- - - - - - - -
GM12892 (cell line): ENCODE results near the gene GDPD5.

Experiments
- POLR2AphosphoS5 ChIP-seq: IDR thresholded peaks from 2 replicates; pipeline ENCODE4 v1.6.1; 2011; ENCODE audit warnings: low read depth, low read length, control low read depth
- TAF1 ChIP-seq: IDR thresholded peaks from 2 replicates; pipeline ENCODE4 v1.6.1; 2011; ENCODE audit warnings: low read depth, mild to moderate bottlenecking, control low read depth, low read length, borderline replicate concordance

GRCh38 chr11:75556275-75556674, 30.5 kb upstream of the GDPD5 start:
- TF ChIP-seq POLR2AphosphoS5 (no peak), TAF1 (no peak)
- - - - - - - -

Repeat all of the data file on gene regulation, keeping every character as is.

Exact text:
GM12892 (cell line): ENCODE results near the gene GDPD5.

Experiments
- POLR2AphosphoS5 ChIP-seq: IDR thresholded peaks from 2 replicates; pipeline ENCODE4 v1.6.1; 2011; ENCODE audit warnings: low read depth, low read length, control low read depth
- TAF1 ChIP-seq: IDR thresholded peaks from 2 replicates; pipeline ENCODE4 v1.6.1; 2011; ENCODE audit warnings: low read depth, mild to moderate bottlenecking, control low read depth, low read length, borderline replicate concordance

GRCh38 chr11:75556275-75556674, 30.5 kb upstream of the GDPD5 start:
- TF ChIP-seq POLR2AphosphoS5 (no peak), TAF1 (no peak)